We’re Open Style Lab

Established in 2014, Open Style Lab (OSL) is 501©3 organization dedicated to creating functional wearable solutions for people of all abilities without compromising on style.

We team designers, engineers, and occupational therapists to conceive and build accessible wearables that address the needs with and for people with disabilities. Our mission is for all people to have access to style, regardless of cognitive and physical ability.

We do this through education, research & innovation, corporate collaborations, and raising awareness.

Our Ethos

Words by OSL ambassadors Kieran Kern and Irene Park
1

Style Opens Doors

Clothing is both a medium for self-expression and a tool for functionality. It has the power to uplift or constrain. Apparel that works for the individual while looking good is a tool that helps build self-esteem, form social relationships, and to opens doors to gain skills, knowledge and even employment.

A lack of accessible clothing or wearable solutions can then become a barrier for employment for people with disabilities. Presentation of self via interviews or resumes is a key place where cultural capital bears on the employment process, in part because it provides a basis for employers to assess the social capital employees will bring to the position.

2

Style Provides Ownership

Clothing is both a social and functional tool for leading a fulfilling life, for all individuals. Style provides a space and ownership of the body for all wearers, through which individuals express their personalities and to go about life. Yet, inclusive designed clothing resources for disabled people are difficult to find, and often don’t meet individuals’ specific needs. Furthermore, products are often created without consulting the disabled clientele they seek to serve, often resulting in a severe disconnect between how able-bodied people perceive accessibility needs, and what disabled individuals actually need.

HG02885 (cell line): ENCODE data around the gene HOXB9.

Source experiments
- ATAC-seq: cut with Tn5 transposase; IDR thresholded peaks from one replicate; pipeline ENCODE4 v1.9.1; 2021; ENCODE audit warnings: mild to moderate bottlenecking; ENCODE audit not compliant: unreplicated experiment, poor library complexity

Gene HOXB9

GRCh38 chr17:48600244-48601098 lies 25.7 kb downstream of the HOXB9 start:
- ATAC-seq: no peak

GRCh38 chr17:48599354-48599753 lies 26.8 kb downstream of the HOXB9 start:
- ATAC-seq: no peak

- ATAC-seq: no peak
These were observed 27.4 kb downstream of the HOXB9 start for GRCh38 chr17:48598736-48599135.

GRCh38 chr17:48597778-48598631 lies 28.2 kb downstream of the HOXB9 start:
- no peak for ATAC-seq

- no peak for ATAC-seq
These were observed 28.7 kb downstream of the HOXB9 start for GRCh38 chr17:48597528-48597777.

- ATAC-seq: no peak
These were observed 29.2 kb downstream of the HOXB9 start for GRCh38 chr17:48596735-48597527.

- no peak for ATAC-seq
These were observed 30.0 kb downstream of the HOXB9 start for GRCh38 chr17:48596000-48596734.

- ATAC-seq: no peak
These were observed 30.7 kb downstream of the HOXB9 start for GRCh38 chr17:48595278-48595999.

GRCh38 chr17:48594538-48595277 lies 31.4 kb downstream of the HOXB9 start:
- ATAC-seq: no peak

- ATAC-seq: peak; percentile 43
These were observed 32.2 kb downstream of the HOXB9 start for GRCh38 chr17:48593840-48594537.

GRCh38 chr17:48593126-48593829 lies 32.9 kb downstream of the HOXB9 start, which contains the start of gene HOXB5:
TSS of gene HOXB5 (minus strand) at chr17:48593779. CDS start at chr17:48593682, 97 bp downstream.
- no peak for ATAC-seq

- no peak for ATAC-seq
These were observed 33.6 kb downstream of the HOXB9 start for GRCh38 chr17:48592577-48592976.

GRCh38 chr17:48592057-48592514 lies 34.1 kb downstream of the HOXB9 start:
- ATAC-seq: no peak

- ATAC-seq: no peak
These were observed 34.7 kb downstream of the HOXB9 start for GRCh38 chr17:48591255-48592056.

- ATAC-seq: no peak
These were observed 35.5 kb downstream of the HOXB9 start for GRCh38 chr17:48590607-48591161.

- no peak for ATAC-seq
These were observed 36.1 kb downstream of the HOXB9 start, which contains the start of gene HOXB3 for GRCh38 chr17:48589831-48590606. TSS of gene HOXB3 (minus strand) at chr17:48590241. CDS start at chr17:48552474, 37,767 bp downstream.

3

Style Drives Adoption

The perceived value of things that are beautiful or aesthetically well designed are driving factors for any purchase in assistive technologies, adaptive clothing, or wearable tech. Design that looks good and functions well increases the likelihood of clothing adaptation. Individuals wouldn’t have to choose between wearables that leave them looking (and feeling) medicalized or infantilized and garments that are fashionable but curtail their independence. Stylish wearables that meld technology with aesthetics mean the difference between a wearer who is empowered through independent dressing and functioning and the person who invests in a garment that through its lack of attractiveness and/or functionality remains unused.